To manufacture a PTC sheet by extrusion, process parameters such as the temperature profile, head pressure, RPM, and the extruder screw design are important in controlling the PTC properties of resulting PTC sheet. Generally, the higher the filler content, the higher is the processing temperature used to maintain a head pressure in the range of 2000 to 6000 psi with a RPM in the range of 2 to 20. For example, in extruding 43 volume % carbon black/57 volume % nylon-12 (Aesno-TL) material, a die temperature as high as 265° C. has been employed. A screw with a straight-through design is preferred in the manufacture of PTC sheets. Because this screw design provides low shear force and mechanical energy during the process, the possibility of breaking down the carbon black aggregates is reduced, resulting in PTC sheets having low resistivity. The thickness of the extruded sheets is generally controlled by the die gap and the gap between the laminator rollers. During the extrusion process, metallic electrodes in the form of metal foil covering both the top and bottom of a layer of the polymer compound, are laminated to the composition. Compositions, such as those described below in the Examples, that contain nylon-12 (or nylon-11), carbon black, magnesium oxide, and the like, in varying proportions, are processed by extrusion/lamination.
PTC sheets obtained, e.g., by compression molding or extrusion, are then cut to obtain PTC chips having predetermined dimensions and comprising the conductive polymeric composition sandwiched between the metal electrodes. The composition may be crosslinked, such as by irradiation, if desired, prior to cutting of the sheets into PTC chips. Electrical terminals are then soldered to each individual chip to form PTC electrical devices.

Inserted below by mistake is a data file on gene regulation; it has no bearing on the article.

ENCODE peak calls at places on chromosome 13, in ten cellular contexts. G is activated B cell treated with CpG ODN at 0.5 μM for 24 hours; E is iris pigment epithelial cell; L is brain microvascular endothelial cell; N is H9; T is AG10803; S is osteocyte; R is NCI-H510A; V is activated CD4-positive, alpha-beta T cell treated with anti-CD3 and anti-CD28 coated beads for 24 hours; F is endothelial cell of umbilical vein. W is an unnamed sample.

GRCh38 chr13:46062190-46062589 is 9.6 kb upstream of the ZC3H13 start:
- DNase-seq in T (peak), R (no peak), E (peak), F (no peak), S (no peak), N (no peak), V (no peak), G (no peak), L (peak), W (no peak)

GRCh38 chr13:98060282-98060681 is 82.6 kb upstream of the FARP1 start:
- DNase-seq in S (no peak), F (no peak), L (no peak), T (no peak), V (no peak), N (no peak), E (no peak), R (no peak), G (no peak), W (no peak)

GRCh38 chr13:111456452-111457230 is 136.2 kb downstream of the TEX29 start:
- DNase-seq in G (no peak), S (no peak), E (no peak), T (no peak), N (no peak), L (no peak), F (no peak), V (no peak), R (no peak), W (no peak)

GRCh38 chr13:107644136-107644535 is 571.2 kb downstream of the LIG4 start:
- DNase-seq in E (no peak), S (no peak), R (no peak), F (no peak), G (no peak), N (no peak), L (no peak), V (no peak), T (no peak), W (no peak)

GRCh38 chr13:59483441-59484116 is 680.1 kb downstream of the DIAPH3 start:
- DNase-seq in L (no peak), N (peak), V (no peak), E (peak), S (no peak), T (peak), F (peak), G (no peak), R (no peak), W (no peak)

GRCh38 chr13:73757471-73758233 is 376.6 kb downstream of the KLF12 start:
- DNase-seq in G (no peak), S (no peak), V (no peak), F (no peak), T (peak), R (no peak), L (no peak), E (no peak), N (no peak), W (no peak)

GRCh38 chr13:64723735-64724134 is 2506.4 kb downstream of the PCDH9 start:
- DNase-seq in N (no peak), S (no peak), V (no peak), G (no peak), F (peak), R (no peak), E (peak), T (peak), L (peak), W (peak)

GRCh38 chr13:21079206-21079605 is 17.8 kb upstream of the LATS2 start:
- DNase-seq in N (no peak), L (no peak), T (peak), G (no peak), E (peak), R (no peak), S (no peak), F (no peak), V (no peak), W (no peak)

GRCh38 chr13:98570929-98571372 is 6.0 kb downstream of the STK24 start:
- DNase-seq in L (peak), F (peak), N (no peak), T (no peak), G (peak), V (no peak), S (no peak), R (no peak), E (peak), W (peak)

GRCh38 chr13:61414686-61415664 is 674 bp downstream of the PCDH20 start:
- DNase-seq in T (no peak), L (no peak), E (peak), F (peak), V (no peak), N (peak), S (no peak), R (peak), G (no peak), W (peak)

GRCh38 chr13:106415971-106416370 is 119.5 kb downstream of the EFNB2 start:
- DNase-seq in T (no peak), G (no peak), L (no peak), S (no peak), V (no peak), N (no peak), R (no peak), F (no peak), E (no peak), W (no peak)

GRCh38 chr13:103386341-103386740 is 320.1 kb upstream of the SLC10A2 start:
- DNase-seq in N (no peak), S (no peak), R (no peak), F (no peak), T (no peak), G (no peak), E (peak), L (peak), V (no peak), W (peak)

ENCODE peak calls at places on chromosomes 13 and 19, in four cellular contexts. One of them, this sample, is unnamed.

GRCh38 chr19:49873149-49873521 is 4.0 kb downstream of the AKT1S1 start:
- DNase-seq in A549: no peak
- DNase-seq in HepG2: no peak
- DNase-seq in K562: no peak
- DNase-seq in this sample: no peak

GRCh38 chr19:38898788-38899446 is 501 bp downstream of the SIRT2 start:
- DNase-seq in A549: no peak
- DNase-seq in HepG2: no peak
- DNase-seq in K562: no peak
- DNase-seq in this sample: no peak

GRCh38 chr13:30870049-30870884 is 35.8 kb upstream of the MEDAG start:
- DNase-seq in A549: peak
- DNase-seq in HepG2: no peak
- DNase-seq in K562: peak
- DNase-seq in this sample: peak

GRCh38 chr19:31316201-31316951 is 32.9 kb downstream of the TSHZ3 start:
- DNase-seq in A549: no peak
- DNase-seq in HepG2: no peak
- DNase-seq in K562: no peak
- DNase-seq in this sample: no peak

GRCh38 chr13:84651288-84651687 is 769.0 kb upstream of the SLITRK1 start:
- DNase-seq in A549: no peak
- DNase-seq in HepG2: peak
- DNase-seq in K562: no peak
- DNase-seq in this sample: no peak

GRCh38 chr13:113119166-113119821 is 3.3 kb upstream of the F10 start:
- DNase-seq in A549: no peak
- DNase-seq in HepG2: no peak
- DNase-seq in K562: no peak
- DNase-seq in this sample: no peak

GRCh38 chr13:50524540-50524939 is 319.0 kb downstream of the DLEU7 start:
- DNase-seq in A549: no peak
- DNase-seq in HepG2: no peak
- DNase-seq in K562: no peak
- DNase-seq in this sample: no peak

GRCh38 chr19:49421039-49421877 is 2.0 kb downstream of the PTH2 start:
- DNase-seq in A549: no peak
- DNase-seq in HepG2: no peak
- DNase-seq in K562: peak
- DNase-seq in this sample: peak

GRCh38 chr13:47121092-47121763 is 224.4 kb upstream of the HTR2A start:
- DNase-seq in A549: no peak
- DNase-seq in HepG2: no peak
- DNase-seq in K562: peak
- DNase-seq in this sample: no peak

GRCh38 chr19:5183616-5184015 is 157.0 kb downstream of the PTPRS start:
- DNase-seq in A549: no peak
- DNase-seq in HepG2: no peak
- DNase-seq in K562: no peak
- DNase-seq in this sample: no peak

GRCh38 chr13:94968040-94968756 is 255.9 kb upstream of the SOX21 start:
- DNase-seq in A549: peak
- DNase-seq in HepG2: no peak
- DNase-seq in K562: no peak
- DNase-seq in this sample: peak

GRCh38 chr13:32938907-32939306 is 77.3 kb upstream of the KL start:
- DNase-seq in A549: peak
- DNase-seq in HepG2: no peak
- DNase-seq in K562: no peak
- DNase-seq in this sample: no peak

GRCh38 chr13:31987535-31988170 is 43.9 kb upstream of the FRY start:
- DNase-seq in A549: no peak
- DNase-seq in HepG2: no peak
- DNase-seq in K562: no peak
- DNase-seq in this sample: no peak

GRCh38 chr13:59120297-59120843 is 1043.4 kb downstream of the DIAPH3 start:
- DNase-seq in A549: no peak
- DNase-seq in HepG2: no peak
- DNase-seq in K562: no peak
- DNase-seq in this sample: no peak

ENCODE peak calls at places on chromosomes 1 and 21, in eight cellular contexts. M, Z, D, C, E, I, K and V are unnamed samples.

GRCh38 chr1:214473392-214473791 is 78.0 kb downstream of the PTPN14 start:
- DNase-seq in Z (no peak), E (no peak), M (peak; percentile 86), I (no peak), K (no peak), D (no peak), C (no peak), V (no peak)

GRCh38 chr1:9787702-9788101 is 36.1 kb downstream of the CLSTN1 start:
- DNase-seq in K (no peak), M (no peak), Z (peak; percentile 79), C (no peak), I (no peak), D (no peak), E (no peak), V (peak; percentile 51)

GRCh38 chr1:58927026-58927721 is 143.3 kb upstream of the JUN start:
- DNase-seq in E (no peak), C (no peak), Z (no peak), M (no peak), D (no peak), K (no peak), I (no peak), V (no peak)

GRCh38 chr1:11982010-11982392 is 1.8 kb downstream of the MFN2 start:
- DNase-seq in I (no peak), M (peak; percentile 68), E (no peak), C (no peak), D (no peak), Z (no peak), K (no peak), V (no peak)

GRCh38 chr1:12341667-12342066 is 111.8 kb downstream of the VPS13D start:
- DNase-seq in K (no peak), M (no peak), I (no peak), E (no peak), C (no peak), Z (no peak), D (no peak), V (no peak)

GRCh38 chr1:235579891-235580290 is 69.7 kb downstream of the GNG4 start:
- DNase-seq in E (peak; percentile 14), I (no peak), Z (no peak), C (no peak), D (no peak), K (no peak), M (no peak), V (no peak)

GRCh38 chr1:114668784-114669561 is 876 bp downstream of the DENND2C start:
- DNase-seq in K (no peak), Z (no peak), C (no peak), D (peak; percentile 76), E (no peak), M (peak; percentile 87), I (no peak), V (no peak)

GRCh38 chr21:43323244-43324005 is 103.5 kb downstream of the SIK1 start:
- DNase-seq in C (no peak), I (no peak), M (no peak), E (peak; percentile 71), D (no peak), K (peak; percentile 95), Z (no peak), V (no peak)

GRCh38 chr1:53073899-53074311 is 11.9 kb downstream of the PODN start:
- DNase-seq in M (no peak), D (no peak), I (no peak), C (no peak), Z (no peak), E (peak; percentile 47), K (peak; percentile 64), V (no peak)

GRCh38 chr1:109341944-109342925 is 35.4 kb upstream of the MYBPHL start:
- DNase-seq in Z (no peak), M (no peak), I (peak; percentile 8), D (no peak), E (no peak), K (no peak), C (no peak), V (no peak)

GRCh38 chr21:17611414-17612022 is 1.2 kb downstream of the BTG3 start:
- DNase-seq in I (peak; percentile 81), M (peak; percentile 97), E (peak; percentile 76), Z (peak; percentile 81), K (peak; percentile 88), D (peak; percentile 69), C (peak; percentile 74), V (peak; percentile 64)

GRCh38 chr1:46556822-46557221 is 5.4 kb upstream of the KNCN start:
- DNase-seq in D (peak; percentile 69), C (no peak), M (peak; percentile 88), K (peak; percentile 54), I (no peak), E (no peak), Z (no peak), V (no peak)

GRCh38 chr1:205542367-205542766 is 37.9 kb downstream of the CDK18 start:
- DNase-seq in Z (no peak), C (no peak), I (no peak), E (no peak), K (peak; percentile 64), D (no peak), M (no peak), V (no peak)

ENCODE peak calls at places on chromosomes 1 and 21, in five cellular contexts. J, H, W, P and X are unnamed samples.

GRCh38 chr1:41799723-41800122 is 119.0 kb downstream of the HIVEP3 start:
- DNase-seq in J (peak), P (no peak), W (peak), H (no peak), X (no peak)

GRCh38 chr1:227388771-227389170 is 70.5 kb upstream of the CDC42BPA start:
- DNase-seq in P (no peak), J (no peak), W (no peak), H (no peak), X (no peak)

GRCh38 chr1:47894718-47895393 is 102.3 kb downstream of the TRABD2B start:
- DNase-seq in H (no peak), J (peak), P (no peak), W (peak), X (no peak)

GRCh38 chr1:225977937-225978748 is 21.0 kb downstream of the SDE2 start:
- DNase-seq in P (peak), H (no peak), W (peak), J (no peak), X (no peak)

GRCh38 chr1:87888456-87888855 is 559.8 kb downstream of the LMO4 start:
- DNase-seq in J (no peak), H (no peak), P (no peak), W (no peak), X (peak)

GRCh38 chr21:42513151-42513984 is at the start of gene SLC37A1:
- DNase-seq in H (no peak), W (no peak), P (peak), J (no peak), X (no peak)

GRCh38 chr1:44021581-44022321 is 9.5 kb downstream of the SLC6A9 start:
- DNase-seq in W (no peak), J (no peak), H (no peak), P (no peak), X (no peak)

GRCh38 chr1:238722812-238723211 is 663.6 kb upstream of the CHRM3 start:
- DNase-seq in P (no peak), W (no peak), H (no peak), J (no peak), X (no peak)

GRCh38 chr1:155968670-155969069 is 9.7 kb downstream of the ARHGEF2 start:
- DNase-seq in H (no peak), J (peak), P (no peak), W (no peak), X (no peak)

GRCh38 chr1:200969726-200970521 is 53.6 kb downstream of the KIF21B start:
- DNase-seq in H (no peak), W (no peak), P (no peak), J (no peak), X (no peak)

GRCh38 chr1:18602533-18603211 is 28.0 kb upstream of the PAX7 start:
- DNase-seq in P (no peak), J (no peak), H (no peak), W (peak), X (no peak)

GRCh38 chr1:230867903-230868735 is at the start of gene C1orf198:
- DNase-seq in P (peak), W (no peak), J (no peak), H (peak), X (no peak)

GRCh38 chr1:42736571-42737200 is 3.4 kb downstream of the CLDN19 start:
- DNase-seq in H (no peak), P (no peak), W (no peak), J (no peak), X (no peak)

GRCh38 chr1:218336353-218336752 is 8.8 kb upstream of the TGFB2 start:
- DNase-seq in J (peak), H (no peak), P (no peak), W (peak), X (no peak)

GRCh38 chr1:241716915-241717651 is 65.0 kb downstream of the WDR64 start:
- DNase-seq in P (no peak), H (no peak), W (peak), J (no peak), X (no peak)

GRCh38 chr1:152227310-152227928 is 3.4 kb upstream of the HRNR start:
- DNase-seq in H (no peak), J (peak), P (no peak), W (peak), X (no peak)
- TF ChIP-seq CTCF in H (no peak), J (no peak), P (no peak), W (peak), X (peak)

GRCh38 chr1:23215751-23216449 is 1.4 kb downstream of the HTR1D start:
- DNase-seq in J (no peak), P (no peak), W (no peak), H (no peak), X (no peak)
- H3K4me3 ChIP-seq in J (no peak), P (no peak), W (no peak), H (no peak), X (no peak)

A suitable solder provides good bonding between the terminal and the chip at 25° C. and maintains a good bonding at the switching temperature of the device. The bonding is characterized by the shear strength. A shear strength of 250 Kg or more at 25° C. for a 2×1 cm2 PTC device is generally acceptable. The solder is also required to show a good flow property at its melting temperature to homogeneously cover the area of the device dimension. The solder used generally has a melting temperature of 10° C., preferably 20° C. above the switching temperature of the device. Examples of solders suitable for use in the invention high temperature PTC devices are 63Sn/37Pb (Mp: 183° C.), 96.5Sn/3.5Ag (Mp: 221° C.) and 95Sn/5Sb (MP: 240° C.), all available from Lucas-Milhaupt, Inc., Cudahy, Wis.; or 96Sn/4Ag (Mp: 230° C.) and 95Sn/5Ag (Mp: 245° C.), all available from EFD, Inc., East Providence, R.I.
The following examples illustrate embodiments of the high voltage capacity conductive polymeric PTC compositions and electrical PTC devices of the invention. However, these embodiments are not intended to be limiting, as other methods of preparing the compositions and devices to achieve desired electrical and thermal properties may be determined by those skilled in the art. The compositions, PTC chips and PTC devices were tested for PTC properties directly by a resistance versus temperature (R-T) test and indirectly by a switching test, overvoltage test, cycle test, and stall test, as described below. The number of samples tested from each batch of chips is indicated below and the results of the testing reported in Table 2 and the Figures are an average of the values for the samples.
The PTC performance of the device is characterized by resistance, PTC effect, voltage capability, and the resistance increase ratio after the switch cycle and stall test. The resistance of the PTC chips and devices is measured, using a four-wire standard method, with a micro-ohmmeter (e.g., Keithley 580, Keithley Instruments, Cleveland, Ohio) having an accuracy of ±0.01 mΩ. To determine an average resistance value at 25° C., the resistance of at least 20 chips and devices is measured for each PTC composition.